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New Perspectives During the COVID-19 Pandemic | Part 2

Bisphenol A (BPA) and phthalates (like DEHP) are "everywhere chemicals". BPA is often used to make hard polycarbonate bottles and the epoxy resin lining of food and beverage cans while DEHP is used to soften plastic, including some plastic food wrap. They are found in so many products (as reviewed in my article last week) and according to a new study, high levels of BPA in the body are associated with a 49% increased risk of death within 10 years. This week I want to go over what YOU and your family can do to decrease exposure to BPA and its many forms.


The Rise of the Bisphenol Family

The problem we face with BPA has been a major environmental issue since before the 1960s with the problem only continuing to rise exponentially. While “BPA-free” is seen on many plastic bottles and containers today, environmental and health safety experts agree that the chemicals that have replaced them are just as bad. Because these non-BPA chemicals are still in the same "bisphenol family", they cause the same chemical reaction on the body. And there are at least 40 BPA replacements which we are currently aware of. 

Unfortunately for us, the consumers, science must repeat studies on each of those 40 BPA replacements to establish their health effects, even though the body is likely to respond in a similar manner to each as they are in the same bisphenol family. Since there's always a huge lag between identifying the problem and seeing the outcome, people continue to be exposed to these toxic chemicals within their daily lives.  

We have to ask ourselves, “how many more times do we have to do something before we start regulating chemicals by class?" While our regulatory agents fail us, there IS a lot we can do.


What You Can Do

Food packaging is the biggest source of exposure to the hormone disrupting chemicals BPA and bis(2-ethylhexyl) phthalate (DEHP) in children and adults. If you avoid canned food consumption, you avoid the major source of bisphenol exposure. The alternative to canned fruits and vegetables is seasonal and fresh produce that you can then freeze and consume at a later date. Note, I appreciate there are some accessibility issues caused by the pandemic, so if you must buy frozen fruits/veggies, that is fine. And, of course, the existence of food deserts for certain economically disadvantaged groups presents the same challenge. (While out of the scope of this conversation, it is something I believe needs to be addressed at the local, state, and federal levels.)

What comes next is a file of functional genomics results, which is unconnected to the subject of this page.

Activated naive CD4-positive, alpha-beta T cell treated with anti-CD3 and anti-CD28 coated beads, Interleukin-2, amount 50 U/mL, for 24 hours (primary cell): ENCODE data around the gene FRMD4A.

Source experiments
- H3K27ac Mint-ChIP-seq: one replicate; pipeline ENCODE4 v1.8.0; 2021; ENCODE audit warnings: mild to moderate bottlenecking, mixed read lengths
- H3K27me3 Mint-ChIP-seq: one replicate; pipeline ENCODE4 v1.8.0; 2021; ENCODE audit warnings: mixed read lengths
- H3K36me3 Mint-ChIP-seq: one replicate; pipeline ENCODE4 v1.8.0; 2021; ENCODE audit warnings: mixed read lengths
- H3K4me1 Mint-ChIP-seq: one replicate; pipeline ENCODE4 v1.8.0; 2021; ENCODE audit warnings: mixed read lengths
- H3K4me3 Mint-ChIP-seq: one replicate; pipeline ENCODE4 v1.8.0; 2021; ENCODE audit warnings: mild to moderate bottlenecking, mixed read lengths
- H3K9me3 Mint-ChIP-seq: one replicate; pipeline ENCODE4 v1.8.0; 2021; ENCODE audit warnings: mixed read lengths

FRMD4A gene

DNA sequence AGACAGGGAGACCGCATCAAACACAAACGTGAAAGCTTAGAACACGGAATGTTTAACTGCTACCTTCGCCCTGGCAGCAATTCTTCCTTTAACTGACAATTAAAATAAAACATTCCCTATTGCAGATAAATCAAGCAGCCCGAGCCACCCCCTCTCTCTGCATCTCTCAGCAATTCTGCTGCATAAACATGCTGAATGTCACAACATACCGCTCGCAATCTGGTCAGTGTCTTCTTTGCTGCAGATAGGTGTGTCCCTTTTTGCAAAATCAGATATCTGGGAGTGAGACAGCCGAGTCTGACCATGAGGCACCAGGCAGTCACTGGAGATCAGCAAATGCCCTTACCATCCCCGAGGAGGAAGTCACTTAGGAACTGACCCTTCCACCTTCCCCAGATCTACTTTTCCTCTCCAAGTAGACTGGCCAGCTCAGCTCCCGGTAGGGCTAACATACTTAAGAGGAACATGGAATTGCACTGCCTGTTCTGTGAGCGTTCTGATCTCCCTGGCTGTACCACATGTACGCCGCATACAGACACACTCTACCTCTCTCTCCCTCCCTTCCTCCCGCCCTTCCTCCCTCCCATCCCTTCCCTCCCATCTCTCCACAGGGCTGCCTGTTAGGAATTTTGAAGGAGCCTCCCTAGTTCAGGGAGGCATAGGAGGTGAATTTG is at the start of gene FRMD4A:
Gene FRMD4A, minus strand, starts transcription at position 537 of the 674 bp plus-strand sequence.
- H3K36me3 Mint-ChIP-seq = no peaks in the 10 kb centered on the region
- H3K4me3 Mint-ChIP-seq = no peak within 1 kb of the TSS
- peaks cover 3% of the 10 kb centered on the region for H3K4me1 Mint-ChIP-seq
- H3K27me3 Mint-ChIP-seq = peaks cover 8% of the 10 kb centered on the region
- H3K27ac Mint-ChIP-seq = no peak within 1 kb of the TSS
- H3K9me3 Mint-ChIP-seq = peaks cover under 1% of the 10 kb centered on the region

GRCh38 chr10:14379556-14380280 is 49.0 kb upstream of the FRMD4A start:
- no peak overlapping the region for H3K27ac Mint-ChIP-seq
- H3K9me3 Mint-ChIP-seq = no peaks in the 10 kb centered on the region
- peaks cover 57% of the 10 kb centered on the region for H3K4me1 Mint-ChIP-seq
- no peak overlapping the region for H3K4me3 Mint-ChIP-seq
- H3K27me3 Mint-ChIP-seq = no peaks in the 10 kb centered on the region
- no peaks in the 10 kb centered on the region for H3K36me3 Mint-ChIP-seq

Other ways to protect you and your family from being exposed to BPA and its sisters includes:

  1. Avoiding microwaving foods in plastic containers
  2. Choose glass or stainless steel, NOT PLASTIC when buy and store foods
  3. Buy fresh food always 
  4. Use frozen foods only if you are in a pinch (the plastic bags on frozen foods are still a minor concern, but not anywhere as much as canned goods). Freezing stops the spread of plastics into food. The caveat here is that if you buy frozen foods in plastic, do NOT microwave them.
  5. Don't use harsh detergents
  6. Try put plastic containers in the dishwasher
  7. Opt for email or text receipts and skip out on thermal paper receipts

By trying your best to eliminate BPA-like products from your lifestyle, you can lower the amount of BPA in your bloodstream within even a few days. 


Don’t Underestimate the Power of Whole Foods

According to new research published in Environmental Health Perspectives, conducted by Silent Spring Institute and Breast Cancer Fund, it shows that a fresh food plant-based diet significantly reduces levels of BPA and phthalates after just three days.

The research team assessed BPA and DEHP levels in adults and children from five families by testing their urine before, during, and after a three-day fresh whole foods plant-based diet. (Please note, urinary excretion is the most common way our bodies get rid of these chemicals). After the three day diet, participants continued to eat organic meals with no canned food and minimal plastic packaging of foods and beverages. They also shifted from storing food in plastic containers as historically done and switched to  glass and stainless steel containers.